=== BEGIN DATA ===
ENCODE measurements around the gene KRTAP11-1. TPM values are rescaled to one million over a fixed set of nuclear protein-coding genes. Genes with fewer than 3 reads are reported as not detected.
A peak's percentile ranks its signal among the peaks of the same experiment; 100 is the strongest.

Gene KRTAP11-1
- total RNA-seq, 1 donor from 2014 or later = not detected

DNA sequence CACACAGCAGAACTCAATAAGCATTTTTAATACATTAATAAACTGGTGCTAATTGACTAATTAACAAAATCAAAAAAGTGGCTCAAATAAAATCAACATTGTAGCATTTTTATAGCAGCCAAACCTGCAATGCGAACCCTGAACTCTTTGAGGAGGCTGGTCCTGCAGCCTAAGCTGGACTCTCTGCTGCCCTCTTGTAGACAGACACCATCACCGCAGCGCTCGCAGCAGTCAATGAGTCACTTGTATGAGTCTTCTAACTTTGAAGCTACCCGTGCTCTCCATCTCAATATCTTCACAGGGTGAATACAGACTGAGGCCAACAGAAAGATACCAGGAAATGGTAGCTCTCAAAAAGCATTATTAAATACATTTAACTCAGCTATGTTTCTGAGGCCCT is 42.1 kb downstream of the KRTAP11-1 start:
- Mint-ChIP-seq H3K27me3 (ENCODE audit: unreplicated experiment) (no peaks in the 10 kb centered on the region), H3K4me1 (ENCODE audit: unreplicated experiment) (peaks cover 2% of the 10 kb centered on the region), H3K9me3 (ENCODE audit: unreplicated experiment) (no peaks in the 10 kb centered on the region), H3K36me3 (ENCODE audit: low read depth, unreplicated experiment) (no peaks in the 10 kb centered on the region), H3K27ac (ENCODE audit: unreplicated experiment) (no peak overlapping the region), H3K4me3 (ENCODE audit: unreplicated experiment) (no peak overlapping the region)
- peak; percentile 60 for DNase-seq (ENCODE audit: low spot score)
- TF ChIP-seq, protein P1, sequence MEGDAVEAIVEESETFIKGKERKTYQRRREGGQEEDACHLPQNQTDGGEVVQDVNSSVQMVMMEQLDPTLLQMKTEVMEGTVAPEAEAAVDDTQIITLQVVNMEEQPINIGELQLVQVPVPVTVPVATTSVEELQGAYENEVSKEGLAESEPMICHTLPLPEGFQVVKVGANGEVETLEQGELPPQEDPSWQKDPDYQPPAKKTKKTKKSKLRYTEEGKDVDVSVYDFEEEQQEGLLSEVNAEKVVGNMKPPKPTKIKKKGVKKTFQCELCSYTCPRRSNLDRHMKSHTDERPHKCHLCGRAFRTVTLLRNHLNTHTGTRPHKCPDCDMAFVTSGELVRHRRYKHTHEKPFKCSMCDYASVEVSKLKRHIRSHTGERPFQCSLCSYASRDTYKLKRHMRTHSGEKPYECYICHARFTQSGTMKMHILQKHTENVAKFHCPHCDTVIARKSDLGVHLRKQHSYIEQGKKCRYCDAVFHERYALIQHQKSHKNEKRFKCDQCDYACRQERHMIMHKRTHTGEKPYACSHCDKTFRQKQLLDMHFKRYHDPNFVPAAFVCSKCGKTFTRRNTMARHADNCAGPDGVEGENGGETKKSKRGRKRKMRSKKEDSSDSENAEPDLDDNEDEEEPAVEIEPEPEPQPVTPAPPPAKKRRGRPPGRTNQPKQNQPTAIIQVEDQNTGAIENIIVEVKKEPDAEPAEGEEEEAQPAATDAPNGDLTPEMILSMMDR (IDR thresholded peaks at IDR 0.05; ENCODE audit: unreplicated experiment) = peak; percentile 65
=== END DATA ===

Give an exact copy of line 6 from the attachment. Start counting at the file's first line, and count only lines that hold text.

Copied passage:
- Mint-ChIP-seq H3K27me3 (ENCODE audit: unreplicated experiment) (no peaks in the 10 kb centered on the region), H3K4me1 (ENCODE audit: unreplicated experiment) (peaks cover 2% of the 10 kb centered on the region), H3K9me3 (ENCODE audit: unreplicated experiment) (no peaks in the 10 kb centered on the region), H3K36me3 (ENCODE audit: low read depth, unreplicated experiment) (no peaks in the 10 kb centered on the region), H3K27ac (ENCODE audit: unreplicated experiment) (no peak overlapping the region), H3K4me3 (ENCODE audit: unreplicated experiment) (no peak overlapping the region)